Immune-mediated (auto-immune) Type 1 diabetes mellitus is not a homogenous entity, but nonetheless has distinctive characteristics. In children, it may present with classical insulin deficiency and ketoacidosis at disease onset, whereas autoimmune diabetes in adults may not always be insulin dependent. Indeed, as the adult-onset form of autoimmune diabetes may resemble Type 2 diabetes, it is imperative to test for diabetes-associated autoantibodies to establish the correct diagnosis. The therapeutic response can be predicted by measuring the levels of autoantibodies to various islet cell autoantigens, such as islet cell antibodies (ICA), glutamate decarboxylase 65 (GAD65), insulin, tyrosine phosphatase (IA-2) and IA-2β, and zinc transporter 8 (ZnT8) and evaluating β-cell function. A high risk of progression to insulin dependency is associated with particular genetic constellations, such as human leukocyte antigen risk alleles, young age at onset, the presence of multiple autoantibodies, including high titres of anti-GAD antibodies; such patients should be offered early insulin replacement therapy, as they respond poorly to diet and oral hypoglycaemic drug therapy. Hence, considering the broad spectrum of phenotypes seen in adult-onset diabetes, treatment targets can only be reached by identification of immune-mediated cases, as their management differs from those with classical Type 2 diabetes.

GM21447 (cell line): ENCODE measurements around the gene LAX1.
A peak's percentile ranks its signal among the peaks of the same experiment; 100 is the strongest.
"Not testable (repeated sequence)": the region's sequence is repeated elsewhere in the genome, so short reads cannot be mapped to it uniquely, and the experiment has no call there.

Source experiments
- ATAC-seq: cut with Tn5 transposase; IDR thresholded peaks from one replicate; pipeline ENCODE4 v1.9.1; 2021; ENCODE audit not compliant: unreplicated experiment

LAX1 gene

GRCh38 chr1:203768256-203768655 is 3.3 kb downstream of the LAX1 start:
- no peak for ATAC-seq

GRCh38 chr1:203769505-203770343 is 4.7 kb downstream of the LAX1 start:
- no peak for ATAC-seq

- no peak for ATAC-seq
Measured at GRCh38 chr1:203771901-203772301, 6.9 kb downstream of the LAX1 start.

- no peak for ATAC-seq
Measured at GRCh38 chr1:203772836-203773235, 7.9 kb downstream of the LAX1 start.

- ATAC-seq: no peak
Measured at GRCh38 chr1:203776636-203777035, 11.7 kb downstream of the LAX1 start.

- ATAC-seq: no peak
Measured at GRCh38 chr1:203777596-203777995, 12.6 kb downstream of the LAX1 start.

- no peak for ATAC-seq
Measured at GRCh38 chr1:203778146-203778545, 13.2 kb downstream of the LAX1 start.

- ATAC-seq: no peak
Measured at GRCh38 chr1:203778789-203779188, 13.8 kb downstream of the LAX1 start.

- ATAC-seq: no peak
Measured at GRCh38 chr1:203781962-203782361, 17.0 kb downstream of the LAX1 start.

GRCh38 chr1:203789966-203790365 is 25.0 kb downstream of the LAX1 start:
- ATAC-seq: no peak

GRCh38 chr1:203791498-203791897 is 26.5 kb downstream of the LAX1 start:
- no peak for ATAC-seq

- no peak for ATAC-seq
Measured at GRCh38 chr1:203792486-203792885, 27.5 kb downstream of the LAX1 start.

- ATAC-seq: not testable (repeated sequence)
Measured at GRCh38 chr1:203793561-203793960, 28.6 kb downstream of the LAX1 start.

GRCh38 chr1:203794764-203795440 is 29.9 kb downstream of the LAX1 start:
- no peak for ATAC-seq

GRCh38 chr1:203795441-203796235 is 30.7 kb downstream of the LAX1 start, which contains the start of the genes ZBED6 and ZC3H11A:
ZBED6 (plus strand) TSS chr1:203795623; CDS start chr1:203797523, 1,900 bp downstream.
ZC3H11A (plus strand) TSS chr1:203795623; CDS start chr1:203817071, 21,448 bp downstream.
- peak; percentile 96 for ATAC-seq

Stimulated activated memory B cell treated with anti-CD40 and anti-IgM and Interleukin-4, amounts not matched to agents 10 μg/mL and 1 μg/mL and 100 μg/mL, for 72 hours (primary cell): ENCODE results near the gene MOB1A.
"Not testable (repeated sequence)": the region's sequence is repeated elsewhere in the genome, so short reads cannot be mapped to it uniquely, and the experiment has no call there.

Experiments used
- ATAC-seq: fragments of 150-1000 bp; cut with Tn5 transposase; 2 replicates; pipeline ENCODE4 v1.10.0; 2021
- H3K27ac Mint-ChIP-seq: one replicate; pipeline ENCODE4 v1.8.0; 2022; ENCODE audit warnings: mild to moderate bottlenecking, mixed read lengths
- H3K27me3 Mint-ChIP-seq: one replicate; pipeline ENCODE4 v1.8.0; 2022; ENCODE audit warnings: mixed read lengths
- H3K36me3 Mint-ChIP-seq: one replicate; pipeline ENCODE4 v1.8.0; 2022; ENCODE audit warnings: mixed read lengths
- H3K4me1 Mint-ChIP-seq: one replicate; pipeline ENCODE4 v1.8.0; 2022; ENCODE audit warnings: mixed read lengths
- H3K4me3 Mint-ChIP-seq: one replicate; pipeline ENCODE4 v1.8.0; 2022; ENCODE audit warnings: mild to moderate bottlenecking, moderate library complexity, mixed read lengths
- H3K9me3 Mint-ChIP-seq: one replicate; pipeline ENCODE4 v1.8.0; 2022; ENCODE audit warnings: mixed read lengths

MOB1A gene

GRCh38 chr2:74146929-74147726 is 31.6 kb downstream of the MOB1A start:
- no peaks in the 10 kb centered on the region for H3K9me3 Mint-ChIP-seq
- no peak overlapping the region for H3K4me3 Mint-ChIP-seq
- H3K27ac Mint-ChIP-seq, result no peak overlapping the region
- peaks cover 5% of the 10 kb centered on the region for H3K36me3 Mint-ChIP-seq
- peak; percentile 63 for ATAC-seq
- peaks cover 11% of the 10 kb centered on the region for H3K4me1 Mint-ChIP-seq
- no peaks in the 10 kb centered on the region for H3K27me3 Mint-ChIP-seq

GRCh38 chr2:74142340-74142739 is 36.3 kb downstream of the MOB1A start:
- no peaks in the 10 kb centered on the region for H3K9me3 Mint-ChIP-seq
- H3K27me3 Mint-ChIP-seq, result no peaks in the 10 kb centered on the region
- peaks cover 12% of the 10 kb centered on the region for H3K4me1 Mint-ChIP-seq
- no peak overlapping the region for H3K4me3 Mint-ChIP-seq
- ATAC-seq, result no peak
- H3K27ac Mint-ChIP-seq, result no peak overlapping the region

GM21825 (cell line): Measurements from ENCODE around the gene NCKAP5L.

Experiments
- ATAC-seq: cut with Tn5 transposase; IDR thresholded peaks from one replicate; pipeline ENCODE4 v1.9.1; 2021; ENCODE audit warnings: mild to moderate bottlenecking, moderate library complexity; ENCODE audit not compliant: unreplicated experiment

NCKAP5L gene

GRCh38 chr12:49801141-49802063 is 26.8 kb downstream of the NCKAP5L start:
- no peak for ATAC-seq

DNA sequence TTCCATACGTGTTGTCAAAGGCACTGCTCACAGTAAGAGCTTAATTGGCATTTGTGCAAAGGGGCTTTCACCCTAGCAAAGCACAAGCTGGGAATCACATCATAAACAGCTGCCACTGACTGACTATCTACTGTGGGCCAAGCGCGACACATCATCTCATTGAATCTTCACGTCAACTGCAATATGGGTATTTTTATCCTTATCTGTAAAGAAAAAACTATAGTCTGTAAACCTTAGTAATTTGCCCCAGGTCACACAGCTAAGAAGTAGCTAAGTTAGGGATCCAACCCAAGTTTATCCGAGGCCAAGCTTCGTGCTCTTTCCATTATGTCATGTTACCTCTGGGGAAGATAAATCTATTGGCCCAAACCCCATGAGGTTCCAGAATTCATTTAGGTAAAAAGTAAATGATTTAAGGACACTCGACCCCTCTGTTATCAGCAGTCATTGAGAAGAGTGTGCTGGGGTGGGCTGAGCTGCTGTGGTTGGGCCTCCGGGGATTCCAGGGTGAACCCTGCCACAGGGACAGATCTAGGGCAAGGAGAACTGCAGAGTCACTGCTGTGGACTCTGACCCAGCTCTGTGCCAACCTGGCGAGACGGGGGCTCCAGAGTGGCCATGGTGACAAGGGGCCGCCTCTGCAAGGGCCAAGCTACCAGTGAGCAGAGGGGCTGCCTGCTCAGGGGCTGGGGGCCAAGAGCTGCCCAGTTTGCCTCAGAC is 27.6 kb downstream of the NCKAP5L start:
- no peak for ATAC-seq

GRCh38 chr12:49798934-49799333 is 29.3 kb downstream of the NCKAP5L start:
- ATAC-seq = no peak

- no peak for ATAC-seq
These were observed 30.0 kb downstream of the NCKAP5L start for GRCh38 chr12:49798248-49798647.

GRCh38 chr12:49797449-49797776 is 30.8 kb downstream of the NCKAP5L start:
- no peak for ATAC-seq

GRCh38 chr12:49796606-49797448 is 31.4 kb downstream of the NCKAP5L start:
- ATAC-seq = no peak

© 2012 The Authors. Diabetic Medicine © 2012 Diabetes UK.